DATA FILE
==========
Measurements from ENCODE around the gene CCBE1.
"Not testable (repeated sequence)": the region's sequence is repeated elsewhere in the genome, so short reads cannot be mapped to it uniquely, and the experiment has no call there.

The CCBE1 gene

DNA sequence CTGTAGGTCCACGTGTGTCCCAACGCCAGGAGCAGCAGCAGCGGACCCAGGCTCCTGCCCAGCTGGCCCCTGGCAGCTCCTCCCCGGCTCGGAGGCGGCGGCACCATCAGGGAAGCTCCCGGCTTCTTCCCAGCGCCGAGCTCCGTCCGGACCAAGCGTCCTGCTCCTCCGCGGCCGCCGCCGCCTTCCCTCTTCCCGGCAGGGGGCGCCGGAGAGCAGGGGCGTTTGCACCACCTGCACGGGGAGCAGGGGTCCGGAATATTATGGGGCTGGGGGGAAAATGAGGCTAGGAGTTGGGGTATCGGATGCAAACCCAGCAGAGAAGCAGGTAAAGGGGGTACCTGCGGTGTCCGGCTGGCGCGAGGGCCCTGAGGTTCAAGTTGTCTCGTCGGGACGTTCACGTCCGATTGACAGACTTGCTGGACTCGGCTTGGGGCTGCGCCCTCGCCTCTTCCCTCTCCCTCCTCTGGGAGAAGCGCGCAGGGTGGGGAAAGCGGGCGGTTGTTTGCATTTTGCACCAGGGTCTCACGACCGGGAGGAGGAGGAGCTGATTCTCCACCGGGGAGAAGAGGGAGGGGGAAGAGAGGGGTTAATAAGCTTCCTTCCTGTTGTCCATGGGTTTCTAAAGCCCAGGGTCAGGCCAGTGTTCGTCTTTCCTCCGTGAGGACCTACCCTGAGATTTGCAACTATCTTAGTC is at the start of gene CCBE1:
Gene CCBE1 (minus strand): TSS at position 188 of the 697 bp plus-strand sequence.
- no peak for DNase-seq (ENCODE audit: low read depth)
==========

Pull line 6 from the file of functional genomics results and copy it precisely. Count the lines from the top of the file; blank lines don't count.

- no peak for DNase-seq (ENCODE audit: low read depth)